Republicans that voted against tabling the measure included Susan CollinsSusan Margaret CollinsCook Political Report moves Susan Collins Senate race to 'toss up' The Hill's Morning Report — Trump and the new Israel-'squad' controversy Trump crosses new line with Omar, Tlaib, Israel move MORE (Maine), Steve DainesSteven (Steve) David DainesThe 23 Republicans who opposed Trump-backed budget deal 5 takeaways from combative Democratic debate GOP senator introduces resolution to formally condemn socialism MORE (Mont.), Mike Lee (Utah), Jerry MoranGerald (Jerry) MoranSenators introduce bill aimed at protecting Olympic athletes in response to abuse scandals Overnight Defense: Senate fails to override Trump veto on Saudi arms sales | Two US troops killed in Afghanistan | Senators tee up nominations, budget deal ahead of recess Senate fails to override Trump veto on Saudi arms sale MORE (Kansas) and Rand PaulRandal (Rand) Howard PaulGraham promises ObamaCare repeal if Trump, Republicans win in 2020 Conservatives buck Trump over worries of 'socialist' drug pricing Rand Paul to 'limit' August activities due to health MORE (Ky.).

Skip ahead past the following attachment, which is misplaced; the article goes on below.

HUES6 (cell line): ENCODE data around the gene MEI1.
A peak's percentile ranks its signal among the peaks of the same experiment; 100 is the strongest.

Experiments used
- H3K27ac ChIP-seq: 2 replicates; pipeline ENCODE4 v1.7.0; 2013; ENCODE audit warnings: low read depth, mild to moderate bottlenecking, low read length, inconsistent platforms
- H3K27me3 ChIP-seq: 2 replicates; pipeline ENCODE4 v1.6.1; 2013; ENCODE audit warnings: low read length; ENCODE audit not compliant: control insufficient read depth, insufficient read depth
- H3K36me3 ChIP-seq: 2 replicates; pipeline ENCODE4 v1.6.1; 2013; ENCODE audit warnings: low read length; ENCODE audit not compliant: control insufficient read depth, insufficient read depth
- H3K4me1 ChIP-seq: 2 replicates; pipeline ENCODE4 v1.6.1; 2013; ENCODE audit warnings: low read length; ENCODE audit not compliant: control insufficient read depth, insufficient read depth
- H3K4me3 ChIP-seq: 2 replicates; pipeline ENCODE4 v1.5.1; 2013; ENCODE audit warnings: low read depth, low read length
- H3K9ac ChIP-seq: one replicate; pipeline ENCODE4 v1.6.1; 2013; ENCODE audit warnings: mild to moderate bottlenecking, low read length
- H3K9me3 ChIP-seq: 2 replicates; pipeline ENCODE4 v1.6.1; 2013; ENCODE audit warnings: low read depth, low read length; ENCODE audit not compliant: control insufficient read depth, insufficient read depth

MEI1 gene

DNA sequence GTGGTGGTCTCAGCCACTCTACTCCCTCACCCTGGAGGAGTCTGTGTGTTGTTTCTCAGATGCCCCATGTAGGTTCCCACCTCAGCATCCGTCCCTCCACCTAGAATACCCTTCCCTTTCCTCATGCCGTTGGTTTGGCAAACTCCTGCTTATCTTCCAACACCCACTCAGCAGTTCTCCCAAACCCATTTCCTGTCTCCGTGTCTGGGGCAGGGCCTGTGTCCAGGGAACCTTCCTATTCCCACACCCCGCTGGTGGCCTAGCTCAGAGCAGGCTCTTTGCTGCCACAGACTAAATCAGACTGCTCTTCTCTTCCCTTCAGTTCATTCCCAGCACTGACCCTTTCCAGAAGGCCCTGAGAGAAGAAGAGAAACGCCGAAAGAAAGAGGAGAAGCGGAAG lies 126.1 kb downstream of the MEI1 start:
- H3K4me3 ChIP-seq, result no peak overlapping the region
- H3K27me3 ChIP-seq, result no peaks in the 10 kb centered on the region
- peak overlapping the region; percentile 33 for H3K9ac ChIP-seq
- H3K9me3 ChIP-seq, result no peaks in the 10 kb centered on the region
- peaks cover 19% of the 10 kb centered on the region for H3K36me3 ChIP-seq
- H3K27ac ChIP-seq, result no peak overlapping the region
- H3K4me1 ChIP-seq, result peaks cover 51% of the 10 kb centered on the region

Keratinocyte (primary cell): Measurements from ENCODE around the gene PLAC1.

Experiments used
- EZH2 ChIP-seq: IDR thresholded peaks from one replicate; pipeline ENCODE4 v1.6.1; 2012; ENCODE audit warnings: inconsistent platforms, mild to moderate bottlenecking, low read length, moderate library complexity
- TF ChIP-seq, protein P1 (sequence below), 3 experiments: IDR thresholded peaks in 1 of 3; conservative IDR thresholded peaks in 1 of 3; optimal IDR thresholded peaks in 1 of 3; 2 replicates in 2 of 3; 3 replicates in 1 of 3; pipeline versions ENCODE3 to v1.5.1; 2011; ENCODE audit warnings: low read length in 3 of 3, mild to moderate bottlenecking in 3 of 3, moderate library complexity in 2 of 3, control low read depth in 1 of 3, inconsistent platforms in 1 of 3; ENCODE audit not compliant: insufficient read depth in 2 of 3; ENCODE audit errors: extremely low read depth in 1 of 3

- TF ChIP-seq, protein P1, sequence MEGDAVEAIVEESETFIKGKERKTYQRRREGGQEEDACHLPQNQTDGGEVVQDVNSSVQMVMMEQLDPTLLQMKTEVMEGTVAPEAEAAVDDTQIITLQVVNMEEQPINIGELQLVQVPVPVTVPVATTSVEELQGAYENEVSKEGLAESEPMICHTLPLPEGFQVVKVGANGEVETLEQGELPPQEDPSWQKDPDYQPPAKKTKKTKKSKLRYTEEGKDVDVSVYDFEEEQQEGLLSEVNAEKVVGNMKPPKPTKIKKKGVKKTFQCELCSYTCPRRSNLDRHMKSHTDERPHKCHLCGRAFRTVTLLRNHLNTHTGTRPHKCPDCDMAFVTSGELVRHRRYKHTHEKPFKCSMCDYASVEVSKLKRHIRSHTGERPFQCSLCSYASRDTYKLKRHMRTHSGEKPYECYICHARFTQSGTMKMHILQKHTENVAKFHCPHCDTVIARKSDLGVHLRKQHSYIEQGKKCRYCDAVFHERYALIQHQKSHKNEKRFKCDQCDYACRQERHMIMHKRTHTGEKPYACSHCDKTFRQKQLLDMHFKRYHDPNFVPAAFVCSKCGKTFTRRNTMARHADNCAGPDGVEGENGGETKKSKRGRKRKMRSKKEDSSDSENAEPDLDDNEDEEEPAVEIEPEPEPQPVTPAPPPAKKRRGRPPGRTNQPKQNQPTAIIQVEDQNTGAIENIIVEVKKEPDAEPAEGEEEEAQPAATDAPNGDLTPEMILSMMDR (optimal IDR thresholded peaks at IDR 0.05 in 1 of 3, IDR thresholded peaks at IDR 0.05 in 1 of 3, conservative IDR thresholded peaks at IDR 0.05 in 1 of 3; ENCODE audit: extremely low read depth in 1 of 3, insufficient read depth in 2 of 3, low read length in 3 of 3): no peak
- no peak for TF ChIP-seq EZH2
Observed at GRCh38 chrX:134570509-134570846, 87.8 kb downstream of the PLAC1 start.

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Democrats Chris CoonsChristopher (Chris) Andrew CoonsThe United States broken patent system is getting worse Biden faces scrutiny for his age from other Democrats Democrats press FBI for details on Kavanaugh investigation MORE (Del.), Catherine Cortez MastoCatherine Marie Cortez MastoDemocrats press Trump Treasury picks on donor disclosure guidelines McConnell challenger faces tougher path after rocky launch The Hill's Morning Report - A raucous debate on race ends with Trump admonishment MORE (Nev.), Joe DonnellyJoseph (Joe) Simon DonnellyLobbying world Trump nominees meet fiercest opposition from Warren, Sanders, Gillibrand GOP frets over nightmare scenario for Senate primaries MORE (Ind.), Heidi HeitkampMary (Heidi) Kathryn HeitkampPence to push new NAFTA deal in visit to Iowa Al Franken says he 'absolutely' regrets resigning Trump nominees meet fiercest opposition from Warren, Sanders, Gillibrand MORE (N.D.), Doug Jones (Ala.), Joe ManchinJoseph (Joe) ManchinTrump vows to 'always uphold the Second Amendment' amid ongoing talks on gun laws White House eyes September action plan for gun proposals Trump phoned Democratic senator to talk gun control MORE (W.Va.), Bob MenendezRobert (Bob) MenendezHouse passes temporary immigration protections for Venezuelans Senate panel advances bipartisan bill to lower drug prices amid GOP blowback Democrats pledge to fight Trump detention policy during trip to border MORE (N.J.), Bill NelsonClarence (Bill) William NelsonAl Franken says he 'absolutely' regrets resigning Democrats target Florida Hispanics in 2020 Poll: Six Democrats lead Trump in Florida match-ups MORE (Fla.), Jack ReedJohn (Jack) Francis ReedSenators ask for committee vote on 'red flag' bills after shootings Senate Democrats demand Trump order review of White House security clearances Overnight Defense: Dems talk Afghanistan, nukes at Detroit debate | Senate panel advances Hyten nomination | Iranian foreign minister hit with sanctions | Senate confirms UN ambassador MORE (R.I.) and Sheldon WhitehouseSheldon WhitehouseSenate Democrats push Trump to permanently shutter migrant detention facility To cash in on innovation, remove market barriers for advanced energy technologies Democrats give cold shoulder to Warren wealth tax MORE (R.I.). voted with the majority to table the measure.